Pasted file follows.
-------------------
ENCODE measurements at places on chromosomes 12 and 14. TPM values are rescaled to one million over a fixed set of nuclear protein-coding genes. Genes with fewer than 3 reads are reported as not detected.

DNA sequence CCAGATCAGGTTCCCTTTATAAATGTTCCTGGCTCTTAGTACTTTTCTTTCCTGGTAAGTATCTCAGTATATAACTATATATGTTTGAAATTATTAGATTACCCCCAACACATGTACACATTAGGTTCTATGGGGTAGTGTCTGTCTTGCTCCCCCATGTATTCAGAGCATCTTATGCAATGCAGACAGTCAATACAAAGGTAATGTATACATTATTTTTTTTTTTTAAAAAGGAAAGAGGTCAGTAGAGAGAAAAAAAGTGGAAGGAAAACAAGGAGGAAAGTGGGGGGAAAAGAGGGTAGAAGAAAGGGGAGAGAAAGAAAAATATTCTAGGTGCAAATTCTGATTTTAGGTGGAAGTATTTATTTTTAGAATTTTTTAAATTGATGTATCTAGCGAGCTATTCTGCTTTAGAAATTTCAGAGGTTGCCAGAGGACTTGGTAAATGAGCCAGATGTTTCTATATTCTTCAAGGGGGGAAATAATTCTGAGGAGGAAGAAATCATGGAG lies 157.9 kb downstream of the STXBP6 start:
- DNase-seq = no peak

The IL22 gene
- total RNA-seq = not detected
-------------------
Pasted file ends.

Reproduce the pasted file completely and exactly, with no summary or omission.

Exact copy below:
ENCODE measurements at places on chromosomes 12 and 14. TPM values are rescaled to one million over a fixed set of nuclear protein-coding genes. Genes with fewer than 3 reads are reported as not detected.

DNA sequence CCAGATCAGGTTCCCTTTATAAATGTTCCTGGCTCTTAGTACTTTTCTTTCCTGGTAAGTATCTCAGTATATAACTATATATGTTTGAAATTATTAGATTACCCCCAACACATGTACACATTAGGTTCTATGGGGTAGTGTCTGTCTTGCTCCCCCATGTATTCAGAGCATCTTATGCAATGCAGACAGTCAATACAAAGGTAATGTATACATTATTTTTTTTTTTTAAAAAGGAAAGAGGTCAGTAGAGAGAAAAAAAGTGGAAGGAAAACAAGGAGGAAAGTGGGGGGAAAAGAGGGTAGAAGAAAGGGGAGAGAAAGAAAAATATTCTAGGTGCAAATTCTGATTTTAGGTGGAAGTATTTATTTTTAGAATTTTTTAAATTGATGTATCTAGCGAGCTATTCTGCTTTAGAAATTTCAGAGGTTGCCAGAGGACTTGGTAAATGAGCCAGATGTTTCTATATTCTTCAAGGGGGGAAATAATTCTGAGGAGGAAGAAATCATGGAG lies 157.9 kb downstream of the STXBP6 start:
- DNase-seq = no peak

The IL22 gene
- total RNA-seq = not detected